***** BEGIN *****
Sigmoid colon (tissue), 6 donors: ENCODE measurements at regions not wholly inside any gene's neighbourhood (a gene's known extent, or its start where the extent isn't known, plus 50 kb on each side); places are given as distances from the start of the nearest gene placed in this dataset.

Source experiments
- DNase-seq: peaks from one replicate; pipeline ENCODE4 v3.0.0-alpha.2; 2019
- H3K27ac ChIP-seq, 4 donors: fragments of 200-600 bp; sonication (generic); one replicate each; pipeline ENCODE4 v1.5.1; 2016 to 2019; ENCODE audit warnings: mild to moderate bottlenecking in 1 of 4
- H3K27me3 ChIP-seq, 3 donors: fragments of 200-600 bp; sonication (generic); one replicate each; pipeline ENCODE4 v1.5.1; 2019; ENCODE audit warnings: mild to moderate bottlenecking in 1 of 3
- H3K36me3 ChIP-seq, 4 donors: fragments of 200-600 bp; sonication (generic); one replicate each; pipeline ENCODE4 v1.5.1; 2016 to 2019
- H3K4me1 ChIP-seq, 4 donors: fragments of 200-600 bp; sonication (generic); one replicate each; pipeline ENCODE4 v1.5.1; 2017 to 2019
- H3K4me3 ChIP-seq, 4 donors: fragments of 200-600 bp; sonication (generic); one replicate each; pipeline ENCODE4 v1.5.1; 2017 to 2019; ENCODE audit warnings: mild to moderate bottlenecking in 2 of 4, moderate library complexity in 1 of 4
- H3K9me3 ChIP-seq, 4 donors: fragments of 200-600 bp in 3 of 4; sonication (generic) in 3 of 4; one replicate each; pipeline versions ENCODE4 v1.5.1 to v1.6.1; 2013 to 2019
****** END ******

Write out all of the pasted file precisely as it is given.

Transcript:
Sigmoid colon (tissue), 6 donors: ENCODE measurements at regions not wholly inside any gene's neighbourhood (a gene's known extent, or its start where the extent isn't known, plus 50 kb on each side); places are given as distances from the start of the nearest gene placed in this dataset.

Source experiments
- DNase-seq: peaks from one replicate; pipeline ENCODE4 v3.0.0-alpha.2; 2019
- H3K27ac ChIP-seq, 4 donors: fragments of 200-600 bp; sonication (generic); one replicate each; pipeline ENCODE4 v1.5.1; 2016 to 2019; ENCODE audit warnings: mild to moderate bottlenecking in 1 of 4
- H3K27me3 ChIP-seq, 3 donors: fragments of 200-600 bp; sonication (generic); one replicate each; pipeline ENCODE4 v1.5.1; 2019; ENCODE audit warnings: mild to moderate bottlenecking in 1 of 3
- H3K36me3 ChIP-seq, 4 donors: fragments of 200-600 bp; sonication (generic); one replicate each; pipeline ENCODE4 v1.5.1; 2016 to 2019
- H3K4me1 ChIP-seq, 4 donors: fragments of 200-600 bp; sonication (generic); one replicate each; pipeline ENCODE4 v1.5.1; 2017 to 2019
- H3K4me3 ChIP-seq, 4 donors: fragments of 200-600 bp; sonication (generic); one replicate each; pipeline ENCODE4 v1.5.1; 2017 to 2019; ENCODE audit warnings: mild to moderate bottlenecking in 2 of 4, moderate library complexity in 1 of 4
- H3K9me3 ChIP-seq, 4 donors: fragments of 200-600 bp in 3 of 4; sonication (generic) in 3 of 4; one replicate each; pipeline versions ENCODE4 v1.5.1 to v1.6.1; 2013 to 2019